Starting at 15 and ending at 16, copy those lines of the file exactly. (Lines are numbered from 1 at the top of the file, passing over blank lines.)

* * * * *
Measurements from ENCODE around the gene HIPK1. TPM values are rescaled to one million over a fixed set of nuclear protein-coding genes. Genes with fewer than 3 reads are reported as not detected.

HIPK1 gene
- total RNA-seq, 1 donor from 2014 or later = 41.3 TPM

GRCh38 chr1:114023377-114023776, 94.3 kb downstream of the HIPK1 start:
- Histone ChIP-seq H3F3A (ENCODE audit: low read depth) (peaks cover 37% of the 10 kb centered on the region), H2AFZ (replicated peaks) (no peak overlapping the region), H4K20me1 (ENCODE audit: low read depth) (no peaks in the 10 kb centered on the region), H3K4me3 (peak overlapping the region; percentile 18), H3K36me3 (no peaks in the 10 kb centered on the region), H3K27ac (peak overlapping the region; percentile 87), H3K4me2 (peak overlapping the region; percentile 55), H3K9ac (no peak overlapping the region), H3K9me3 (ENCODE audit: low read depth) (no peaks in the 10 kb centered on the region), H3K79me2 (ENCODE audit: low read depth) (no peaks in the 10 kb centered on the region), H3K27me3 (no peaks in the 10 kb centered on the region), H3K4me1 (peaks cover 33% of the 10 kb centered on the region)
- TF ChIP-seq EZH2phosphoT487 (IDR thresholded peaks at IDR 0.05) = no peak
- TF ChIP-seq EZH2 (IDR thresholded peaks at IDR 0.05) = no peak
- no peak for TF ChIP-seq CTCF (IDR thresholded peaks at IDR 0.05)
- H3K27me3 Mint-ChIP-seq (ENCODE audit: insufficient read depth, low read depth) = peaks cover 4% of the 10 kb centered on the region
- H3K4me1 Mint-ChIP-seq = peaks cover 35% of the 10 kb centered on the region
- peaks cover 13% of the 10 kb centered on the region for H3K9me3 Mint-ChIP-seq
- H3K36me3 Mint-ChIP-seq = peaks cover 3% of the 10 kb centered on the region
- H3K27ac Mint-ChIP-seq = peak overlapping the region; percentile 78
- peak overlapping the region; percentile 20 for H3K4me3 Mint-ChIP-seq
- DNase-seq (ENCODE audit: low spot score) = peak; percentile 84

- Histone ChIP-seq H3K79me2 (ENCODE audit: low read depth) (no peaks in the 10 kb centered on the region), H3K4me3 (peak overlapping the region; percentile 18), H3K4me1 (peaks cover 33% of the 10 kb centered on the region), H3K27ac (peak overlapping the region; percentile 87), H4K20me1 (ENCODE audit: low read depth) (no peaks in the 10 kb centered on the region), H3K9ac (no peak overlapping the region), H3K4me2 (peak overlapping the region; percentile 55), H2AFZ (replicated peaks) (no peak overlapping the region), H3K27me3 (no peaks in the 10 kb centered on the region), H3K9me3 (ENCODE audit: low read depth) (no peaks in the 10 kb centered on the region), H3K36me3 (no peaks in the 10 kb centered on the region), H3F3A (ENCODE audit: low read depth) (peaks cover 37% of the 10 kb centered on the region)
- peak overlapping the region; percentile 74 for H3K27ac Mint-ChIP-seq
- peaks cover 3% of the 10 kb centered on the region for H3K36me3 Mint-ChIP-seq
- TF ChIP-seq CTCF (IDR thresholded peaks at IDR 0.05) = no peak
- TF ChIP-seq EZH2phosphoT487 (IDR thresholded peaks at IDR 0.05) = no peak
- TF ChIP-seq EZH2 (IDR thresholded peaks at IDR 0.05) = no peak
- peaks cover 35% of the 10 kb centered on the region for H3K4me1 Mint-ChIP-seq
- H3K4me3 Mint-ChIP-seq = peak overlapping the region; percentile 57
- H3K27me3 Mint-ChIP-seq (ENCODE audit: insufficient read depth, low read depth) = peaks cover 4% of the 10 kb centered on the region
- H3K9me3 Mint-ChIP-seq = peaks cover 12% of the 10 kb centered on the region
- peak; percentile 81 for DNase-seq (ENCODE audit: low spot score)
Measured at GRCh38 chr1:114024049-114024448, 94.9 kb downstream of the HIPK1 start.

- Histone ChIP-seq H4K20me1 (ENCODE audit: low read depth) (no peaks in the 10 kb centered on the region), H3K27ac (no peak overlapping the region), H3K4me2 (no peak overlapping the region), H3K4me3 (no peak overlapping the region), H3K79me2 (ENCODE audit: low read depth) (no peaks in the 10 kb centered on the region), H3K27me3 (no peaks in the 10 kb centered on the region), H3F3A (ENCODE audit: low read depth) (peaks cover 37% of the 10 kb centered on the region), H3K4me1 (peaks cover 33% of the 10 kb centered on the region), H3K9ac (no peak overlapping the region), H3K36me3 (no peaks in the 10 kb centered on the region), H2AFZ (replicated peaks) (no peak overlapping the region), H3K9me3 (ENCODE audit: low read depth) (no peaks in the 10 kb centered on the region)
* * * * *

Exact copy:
- DNase-seq (ENCODE audit: low spot score) = peak; percentile 84

- Histone ChIP-seq H3K79me2 (ENCODE audit: low read depth) (no peaks in the 10 kb centered on the region), H3K4me3 (peak overlapping the region; percentile 18), H3K4me1 (peaks cover 33% of the 10 kb centered on the region), H3K27ac (peak overlapping the region; percentile 87), H4K20me1 (ENCODE audit: low read depth) (no peaks in the 10 kb centered on the region), H3K9ac (no peak overlapping the region), H3K4me2 (peak overlapping the region; percentile 55), H2AFZ (replicated peaks) (no peak overlapping the region), H3K27me3 (no peaks in the 10 kb centered on the region), H3K9me3 (ENCODE audit: low read depth) (no peaks in the 10 kb centered on the region), H3K36me3 (no peaks in the 10 kb centered on the region), H3F3A (ENCODE audit: low read depth) (peaks cover 37% of the 10 kb centered on the region)